Plein Air painting conjures images of lazy summer afternoons where Frenchman long now passed on once stood in a field or beside a stream, painting masterpieces that would last beyond their lifetimes.
Impressionism was literally born from the plein air experience, as the artist worked quickly to capture the impressions of an outdoor setting through a few hours of changing light. And change it does, moment by moment.
Last week I followed a large group of exceptionally talented painters (about 87 of them) from around the country (and one from Russia) who made the pilgrimage to upstate New York for a 5-day plein air festival, high in Adirondack Mountains. This festival was generously sponsored and coordinated by the publisher of the newly relaunched Plein Air Magazine, with the help of local plein air painter, Sandra Hildreth from the positively inspired arts community of Saranac Lake, NY. (Saranac Lake will be holding their 3rd Annual Adirondack Plein Air Festival August 18-21—don’t miss it!)
As a writer, you capture these things differently, intellectually mulling it, to paint a mental picture that express the feelings they evoke (check out my workshop next week on doing just this). But for these 5 days, I stepped behind the easel to view this pristine world as only an artist can.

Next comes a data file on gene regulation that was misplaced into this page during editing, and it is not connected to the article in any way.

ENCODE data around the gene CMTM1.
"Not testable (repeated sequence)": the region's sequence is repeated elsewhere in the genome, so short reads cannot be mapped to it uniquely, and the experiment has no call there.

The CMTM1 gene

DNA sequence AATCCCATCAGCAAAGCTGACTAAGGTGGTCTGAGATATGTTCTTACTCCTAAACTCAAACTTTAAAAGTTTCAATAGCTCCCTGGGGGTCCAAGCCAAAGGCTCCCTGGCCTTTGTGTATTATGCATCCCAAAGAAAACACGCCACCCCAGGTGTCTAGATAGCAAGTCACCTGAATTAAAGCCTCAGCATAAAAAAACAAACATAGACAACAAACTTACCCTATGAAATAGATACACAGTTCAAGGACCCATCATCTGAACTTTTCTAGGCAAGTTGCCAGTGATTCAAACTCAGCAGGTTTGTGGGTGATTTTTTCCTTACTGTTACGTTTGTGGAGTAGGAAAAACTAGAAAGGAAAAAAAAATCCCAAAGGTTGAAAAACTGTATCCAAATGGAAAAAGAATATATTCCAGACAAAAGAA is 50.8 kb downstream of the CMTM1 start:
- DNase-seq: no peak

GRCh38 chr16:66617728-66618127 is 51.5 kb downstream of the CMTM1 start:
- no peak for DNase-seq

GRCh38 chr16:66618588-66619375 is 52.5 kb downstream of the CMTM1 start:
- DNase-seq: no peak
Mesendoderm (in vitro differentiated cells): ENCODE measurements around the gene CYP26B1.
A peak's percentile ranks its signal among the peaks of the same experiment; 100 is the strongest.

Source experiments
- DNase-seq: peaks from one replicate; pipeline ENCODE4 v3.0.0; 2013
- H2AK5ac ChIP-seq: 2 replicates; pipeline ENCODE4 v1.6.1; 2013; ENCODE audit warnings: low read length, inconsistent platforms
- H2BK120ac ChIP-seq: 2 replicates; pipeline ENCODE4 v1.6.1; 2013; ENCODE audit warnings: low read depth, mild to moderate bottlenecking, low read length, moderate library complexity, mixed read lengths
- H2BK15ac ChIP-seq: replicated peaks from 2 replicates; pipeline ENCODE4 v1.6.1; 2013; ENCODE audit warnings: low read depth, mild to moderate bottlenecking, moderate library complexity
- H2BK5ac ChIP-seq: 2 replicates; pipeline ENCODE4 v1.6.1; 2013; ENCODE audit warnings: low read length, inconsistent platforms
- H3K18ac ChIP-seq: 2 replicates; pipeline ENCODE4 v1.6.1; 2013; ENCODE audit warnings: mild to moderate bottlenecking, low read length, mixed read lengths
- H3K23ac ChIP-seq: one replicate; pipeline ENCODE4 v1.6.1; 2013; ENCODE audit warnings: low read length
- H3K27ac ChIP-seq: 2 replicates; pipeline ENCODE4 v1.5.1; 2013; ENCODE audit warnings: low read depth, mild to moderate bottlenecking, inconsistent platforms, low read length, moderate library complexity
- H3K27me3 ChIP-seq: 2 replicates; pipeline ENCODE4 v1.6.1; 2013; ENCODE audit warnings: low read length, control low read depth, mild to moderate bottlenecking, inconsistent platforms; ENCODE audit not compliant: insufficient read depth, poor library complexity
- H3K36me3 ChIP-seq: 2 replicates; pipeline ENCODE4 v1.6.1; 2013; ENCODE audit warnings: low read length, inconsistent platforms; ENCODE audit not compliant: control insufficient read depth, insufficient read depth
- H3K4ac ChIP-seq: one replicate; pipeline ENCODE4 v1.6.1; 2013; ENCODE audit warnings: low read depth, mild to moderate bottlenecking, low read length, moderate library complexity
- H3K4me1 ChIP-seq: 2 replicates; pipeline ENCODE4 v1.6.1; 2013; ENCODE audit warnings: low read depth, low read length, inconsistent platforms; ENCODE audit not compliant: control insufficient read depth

We started at Paul Smith’s College (the only 4-year college in the Adirondack Park), where many of these well known artists spent the first day painting on the grounds around the college’s VIC (Visitors Interpretive Center), despite the rain and slight chill to the air. The grounds of Paul Smith’s offer trails and many lake views, along with the convenience of bathrooms—so everyone could ease comfortably toward the true plein air experience.
The second day, these now Adirondack-hardy souls left the comfort of the college for trails unknown (okay, they were known, but I didn’t know them). I stayed with the local leader, Sandra, a talented plein air painter herself. The caravans followed Sandra like a sherpa into the misty wilderness near Tupper Lake, where we stopped beside Bog River Falls.
Other days found us outside of Lake Placid on the Adirondack LOJ road, taking long views of the distant mountains in one direction and the Olympic ski jump in another, or viewing the misty mountaintops from the Saranac from the Fish and Game Club, where the painters lined up with their easels, silently chasing the clouds on their canvasses.
But my favorite location was sitting at the base of the Wilmington Flume, the rush of the AuSable River careening towards me. Okay, I painted rocks—just a few rocks. (If you’re read my posts on my bad guitar playing, I’m even worse at painting.) This experience helped me appreciate those artists who took positions with their easels at the top of the gorge, precariously set just feet from the gorge where the water rushed below them. I’ve heard art was dangerous, but I didn’t know what that meant before.
As a writer, it literally opened my eyes to sitting still and taking in the surroundings. It’s hard to appreciate how much these landscapes can permeate your mood and edit your thinking without actually being there—unless your eyes fall on a painting that can take you there in your mind. And of course, without artists, few of us could ever really experience the wilderness—because we’re too busy driving past it with our IPODs blasting.
For a photo tour of the entire series of events, go to Plein Air magazine’s online page.
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